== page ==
What Is Pelvic Organ Prolapse (POP) and How It Happens
May 2, 2022 12:20 pm / Category: Laguna Niguel
Dr. Marena Boctor Nakhla – Laguna Hills
Pelvic organ prolapse (POP) is the descent of one or more organs such as the uterus, bladder, or rectum into the vaginal wall. It is most commonly referred to as herniation.
Pelvic organ prolapse happens when the pelvic floor muscles are no longer able to support pelvic organs, resulting in a drop of the organs.
Types of prolapse:
- Cystocele is when the bladder bulges into the vaginal space. It can also be called anterior wall prolapse.
- Recotcele happens when the rectum prolapse or herniates into the vaginal space. It can also be known as posterior vaginal prolapse.
- Uterine prolapse is when the uterus bulges into the vaginal space and can be called anterior wall prolapse.
Now let’s talk about causes for prolapse.
Pelvic Organ Prolapse is mainly caused by pregnancy and vaginal childbirth. Pelvic organ prolapse happens when pelvic floor muscles (PFM) are weak and unable to support the organ. Pelvic floor muscles need to be strong to be able to support the weight of the fetus. After childbirth, pelvic floor muscle starts to fatigue and dysfunction starts to occur.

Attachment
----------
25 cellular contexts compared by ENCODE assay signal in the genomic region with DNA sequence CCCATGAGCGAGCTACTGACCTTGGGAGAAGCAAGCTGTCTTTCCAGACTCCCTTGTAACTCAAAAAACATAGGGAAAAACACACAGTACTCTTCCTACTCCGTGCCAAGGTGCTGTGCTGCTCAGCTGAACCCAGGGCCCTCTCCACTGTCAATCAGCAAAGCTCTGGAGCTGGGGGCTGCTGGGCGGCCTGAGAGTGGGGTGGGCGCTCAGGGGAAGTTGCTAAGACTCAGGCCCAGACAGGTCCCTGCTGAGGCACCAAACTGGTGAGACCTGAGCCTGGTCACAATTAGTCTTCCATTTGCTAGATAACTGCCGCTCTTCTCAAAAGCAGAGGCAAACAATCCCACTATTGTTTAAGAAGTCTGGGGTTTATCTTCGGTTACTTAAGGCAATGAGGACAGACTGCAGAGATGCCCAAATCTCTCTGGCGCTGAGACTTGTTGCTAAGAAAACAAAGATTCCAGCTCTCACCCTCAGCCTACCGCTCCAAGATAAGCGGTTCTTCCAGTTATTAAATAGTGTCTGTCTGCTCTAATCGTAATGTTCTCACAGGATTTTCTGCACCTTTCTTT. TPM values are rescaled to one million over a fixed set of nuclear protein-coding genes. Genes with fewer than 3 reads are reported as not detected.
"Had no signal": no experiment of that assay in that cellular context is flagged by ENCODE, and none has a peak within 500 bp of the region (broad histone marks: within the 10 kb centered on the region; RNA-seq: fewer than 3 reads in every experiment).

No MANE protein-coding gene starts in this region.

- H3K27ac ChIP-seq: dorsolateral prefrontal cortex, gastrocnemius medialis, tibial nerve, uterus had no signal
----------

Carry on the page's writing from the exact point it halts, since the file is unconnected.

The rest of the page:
Prolapse risk factors include:
Laceration, tearing, or stretching can affect the integrity and function of the pelvic floor. Forcep or vacuum-assisted delivery increases the risk of pelvic floor injury.
Grades of pelvic organ prolapse:
Pelvic organ prolapse is rated on a scale of 0-4. Each grade specifies the intensity of the prolapse.
- Stage 0 is absent or non
- Stage 1: > 1 cm above hymen
- Stage 2: 1 cm above or beyond the hymen
- Stage 3: > 1 cm beyond hymen
- Stage 4: complete eversion
Symptoms of pelvic organ prolapse
The most common symptom of all types of vaginal prolapse is the sensation that tissues or structures in the vagina are out of place or feeling that something is coming down. You might also feel pressure or pain in the perineum. Some patients may also feel pelvic or abdominal pain.
Symptoms may be exacerbated with standing or bearing down with bowel movements.
Management of pelvic organ prolapse:
- Pelvic floor physical therapy to assess and treat pelvic floor muscle, core strengthening, stabilization exercises, and hip strengthening.
- Avoid intra-abdominal pressure by managing constipation. Avoid bearing down.
- Proper lifting mechanics. Always exhale while lifting heavy items.
- Weight loss. Increased intra-abdominal pressure can increase prolapse.
- Use of pessary. A pessary is a removable device placed into the vagina to aid in supporting pelvic organs.
- Loose clothing and supportive garments. Avoid tight and fitted pants as they can increase intra-abdominal pressure.